By Bill Wine
KYW Newsradio 1060
PHILADELPHIA (CBS) — Al Pacino as a rock star? Ehhh, why not? He’s played everything else, it seems.
In the heart-on-its-sleeve comedy-drama, Danny Collins, the eight-time Oscar nominee and one-time Oscar winner (for 1992’s Scent of a Woman) stars as the narcissistic title character — an aging, rich, and famous singer-songwriter seeking redemption as a family man.
Danny used to write and sing his own songs. At this stage of the game, he sings other performers’ hits.
Then his best friend and manager, Frank Grubman, played by the invaluable Christopher Plummer, turns up with a birthday gift: a letter written 40 years earlier to Danny by John Lennon of the Beatles, whom Danny worshipped, that was sold to a collector and never delivered.
In that letter, Lennon advised Collins not to let fame and fortune suffocate his natural talent.
Knowing now that that is sensible advice, Collins wonders what his life might have been like if that letter had indeed reached him at the time it was sent, and if he had taken Lennon up on his invitation to give him a call so they could talk about music.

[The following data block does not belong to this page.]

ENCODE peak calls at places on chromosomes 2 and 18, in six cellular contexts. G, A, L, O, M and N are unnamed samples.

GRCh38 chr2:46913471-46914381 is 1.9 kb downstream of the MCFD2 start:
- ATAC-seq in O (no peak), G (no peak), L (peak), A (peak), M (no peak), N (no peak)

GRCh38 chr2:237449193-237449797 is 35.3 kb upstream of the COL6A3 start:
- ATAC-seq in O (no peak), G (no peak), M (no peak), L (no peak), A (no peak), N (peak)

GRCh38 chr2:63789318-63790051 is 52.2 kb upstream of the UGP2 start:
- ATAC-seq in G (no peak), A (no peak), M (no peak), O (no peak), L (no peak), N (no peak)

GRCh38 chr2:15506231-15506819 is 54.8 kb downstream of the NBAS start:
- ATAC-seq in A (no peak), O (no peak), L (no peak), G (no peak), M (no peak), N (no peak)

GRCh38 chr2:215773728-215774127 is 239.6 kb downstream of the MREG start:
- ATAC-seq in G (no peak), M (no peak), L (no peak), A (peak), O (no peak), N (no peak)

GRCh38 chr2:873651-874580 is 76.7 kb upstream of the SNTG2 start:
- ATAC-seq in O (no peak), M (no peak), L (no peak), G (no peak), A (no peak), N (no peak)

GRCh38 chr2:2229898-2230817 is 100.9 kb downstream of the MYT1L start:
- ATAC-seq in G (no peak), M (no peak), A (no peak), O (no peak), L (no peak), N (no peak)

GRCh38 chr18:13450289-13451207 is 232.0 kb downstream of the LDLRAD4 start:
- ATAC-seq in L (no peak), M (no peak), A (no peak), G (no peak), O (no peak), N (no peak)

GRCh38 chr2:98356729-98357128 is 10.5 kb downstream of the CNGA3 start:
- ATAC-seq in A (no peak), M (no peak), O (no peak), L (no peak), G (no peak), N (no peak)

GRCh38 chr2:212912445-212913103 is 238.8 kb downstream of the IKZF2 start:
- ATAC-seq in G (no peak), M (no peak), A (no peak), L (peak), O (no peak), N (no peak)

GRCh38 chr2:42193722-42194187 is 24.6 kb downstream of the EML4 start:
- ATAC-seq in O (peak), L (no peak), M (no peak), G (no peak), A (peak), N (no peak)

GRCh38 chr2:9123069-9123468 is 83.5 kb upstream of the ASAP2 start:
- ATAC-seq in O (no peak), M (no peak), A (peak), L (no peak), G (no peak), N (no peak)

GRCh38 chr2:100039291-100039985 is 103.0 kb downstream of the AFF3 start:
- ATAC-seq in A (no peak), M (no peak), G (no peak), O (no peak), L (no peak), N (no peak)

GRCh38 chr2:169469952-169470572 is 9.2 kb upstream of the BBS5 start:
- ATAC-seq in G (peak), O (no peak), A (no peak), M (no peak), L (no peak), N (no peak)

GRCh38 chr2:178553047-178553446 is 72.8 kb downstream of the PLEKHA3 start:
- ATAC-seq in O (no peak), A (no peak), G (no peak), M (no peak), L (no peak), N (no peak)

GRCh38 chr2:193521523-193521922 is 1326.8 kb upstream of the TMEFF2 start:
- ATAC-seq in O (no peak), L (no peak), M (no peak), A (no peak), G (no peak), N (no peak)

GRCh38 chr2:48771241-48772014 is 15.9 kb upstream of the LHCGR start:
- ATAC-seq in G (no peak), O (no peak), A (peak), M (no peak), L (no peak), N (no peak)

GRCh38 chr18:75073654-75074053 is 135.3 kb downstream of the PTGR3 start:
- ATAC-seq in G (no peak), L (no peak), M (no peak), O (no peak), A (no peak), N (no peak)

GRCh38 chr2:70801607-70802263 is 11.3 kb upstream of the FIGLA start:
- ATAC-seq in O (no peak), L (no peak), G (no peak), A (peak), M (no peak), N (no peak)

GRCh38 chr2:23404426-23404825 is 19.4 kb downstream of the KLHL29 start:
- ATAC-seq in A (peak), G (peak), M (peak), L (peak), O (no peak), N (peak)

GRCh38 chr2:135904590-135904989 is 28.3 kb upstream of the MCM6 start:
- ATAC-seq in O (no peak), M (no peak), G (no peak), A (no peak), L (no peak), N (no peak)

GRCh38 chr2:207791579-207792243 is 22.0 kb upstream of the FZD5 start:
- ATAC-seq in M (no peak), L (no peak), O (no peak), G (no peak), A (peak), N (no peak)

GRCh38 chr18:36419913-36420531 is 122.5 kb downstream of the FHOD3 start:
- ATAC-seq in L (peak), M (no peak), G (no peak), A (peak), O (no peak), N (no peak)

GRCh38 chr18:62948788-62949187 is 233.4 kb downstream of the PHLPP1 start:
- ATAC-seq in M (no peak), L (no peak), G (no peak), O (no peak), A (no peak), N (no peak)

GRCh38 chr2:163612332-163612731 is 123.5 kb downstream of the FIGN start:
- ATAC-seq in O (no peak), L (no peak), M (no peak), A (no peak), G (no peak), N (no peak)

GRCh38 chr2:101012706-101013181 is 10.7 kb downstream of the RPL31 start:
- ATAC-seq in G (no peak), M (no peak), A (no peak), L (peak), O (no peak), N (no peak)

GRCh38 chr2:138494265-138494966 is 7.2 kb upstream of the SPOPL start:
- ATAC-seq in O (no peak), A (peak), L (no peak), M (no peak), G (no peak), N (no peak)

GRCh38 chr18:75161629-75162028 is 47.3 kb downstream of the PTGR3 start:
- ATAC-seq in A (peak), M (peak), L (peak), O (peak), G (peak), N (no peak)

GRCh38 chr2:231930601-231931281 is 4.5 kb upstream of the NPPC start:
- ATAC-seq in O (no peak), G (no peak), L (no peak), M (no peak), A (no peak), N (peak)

So, he cancels the tour he’s already on; leaves his young, gold-digging fiancée behind; abandons his hedonistic lifestyle; and instead heads for suburban New Jersey to regain his authenticity by reconnecting with his family, cease being an absentee father and grandfather for a stretch, and maybe get back to his musical roots as well, perhaps even write a song, something he hasn’t attempted in years.
But at this point, can this guy actually change?
He stays at a hotel run by Mary Sinclair, played by Annette Bening, to whom Danny is immediately drawn. Where she is concerned, and despite his fame, it’s the “vice versa” part that’s in question.
Bobby Cannavale plays Tom, Danny’s resentful and estranged son, the product of a one-night stand, whom Danny has never even met. He’s a struggling building contractor and is married to the pregnant Samantha (played by Jennifer Garner), with whom he has a seven-year-old daughter named Hope (played by Giselle Eisenberg), who has Attention-Deficity Hyperactivity Disorder.
The debuting director is screenwriter Dan Fogelman, who has written the scripts for Crazy, Stupid, Love; The Guilt Trip; and Last Vegas. He based his screenplay on a true story involving Lennon and a young musician, which is why the opening epigraph reads, “kind of based on a true story a little bit.”
Fogelman knows he’s telling a story we’ve seen and heard before. But he lets splendid execution carry the day, and it does.
In Pacino, caught between a rock star and a hard place, the director can lean on an actor so charismatic, he’s fun to watch even when he’s off his game or over the top, neither of which is the case. In terms of charm, humor, and charisma, Pacino is very much on the money here.
So we’ll record 3 stars out of 4 for the dysfunctional family dramedy, Danny Collins, with Pacino at his relaxed best in a modest but moving and memorable movie.
More Bill Wine Movie Reviews